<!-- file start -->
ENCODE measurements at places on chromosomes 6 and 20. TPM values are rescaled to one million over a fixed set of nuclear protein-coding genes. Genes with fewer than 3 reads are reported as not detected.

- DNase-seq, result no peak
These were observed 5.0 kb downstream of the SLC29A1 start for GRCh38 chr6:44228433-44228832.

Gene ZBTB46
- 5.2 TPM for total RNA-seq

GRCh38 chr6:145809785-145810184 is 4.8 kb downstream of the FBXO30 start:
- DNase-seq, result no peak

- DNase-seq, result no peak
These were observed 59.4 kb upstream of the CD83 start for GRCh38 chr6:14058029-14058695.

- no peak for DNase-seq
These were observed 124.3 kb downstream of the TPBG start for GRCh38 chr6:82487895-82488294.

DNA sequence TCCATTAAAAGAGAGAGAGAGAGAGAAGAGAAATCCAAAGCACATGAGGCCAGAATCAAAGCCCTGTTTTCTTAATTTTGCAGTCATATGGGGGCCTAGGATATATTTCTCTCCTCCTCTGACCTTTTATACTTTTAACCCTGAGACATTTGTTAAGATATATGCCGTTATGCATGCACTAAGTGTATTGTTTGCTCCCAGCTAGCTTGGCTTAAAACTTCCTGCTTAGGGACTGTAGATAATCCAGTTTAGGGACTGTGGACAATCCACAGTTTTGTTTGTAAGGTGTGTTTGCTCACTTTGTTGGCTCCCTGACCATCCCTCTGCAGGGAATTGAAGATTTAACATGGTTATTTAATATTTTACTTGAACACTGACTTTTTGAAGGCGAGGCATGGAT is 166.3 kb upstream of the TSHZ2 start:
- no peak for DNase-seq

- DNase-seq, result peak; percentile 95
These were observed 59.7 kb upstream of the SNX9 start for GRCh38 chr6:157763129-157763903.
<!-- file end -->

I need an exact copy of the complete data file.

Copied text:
ENCODE measurements at places on chromosomes 6 and 20. TPM values are rescaled to one million over a fixed set of nuclear protein-coding genes. Genes with fewer than 3 reads are reported as not detected.

- DNase-seq, result no peak
These were observed 5.0 kb downstream of the SLC29A1 start for GRCh38 chr6:44228433-44228832.

Gene ZBTB46
- 5.2 TPM for total RNA-seq

GRCh38 chr6:145809785-145810184 is 4.8 kb downstream of the FBXO30 start:
- DNase-seq, result no peak

- DNase-seq, result no peak
These were observed 59.4 kb upstream of the CD83 start for GRCh38 chr6:14058029-14058695.

- no peak for DNase-seq
These were observed 124.3 kb downstream of the TPBG start for GRCh38 chr6:82487895-82488294.

DNA sequence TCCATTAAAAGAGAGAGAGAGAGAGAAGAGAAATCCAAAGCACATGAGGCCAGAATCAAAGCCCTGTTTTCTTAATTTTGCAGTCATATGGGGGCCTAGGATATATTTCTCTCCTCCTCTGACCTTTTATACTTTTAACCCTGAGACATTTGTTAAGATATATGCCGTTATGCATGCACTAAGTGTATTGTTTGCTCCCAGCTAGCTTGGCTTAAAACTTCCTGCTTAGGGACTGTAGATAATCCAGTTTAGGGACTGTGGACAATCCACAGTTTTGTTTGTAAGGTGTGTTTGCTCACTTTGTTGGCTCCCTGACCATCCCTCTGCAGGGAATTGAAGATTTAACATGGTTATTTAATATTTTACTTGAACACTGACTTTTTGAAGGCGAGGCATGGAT is 166.3 kb upstream of the TSHZ2 start:
- no peak for DNase-seq

- DNase-seq, result peak; percentile 95
These were observed 59.7 kb upstream of the SNX9 start for GRCh38 chr6:157763129-157763903.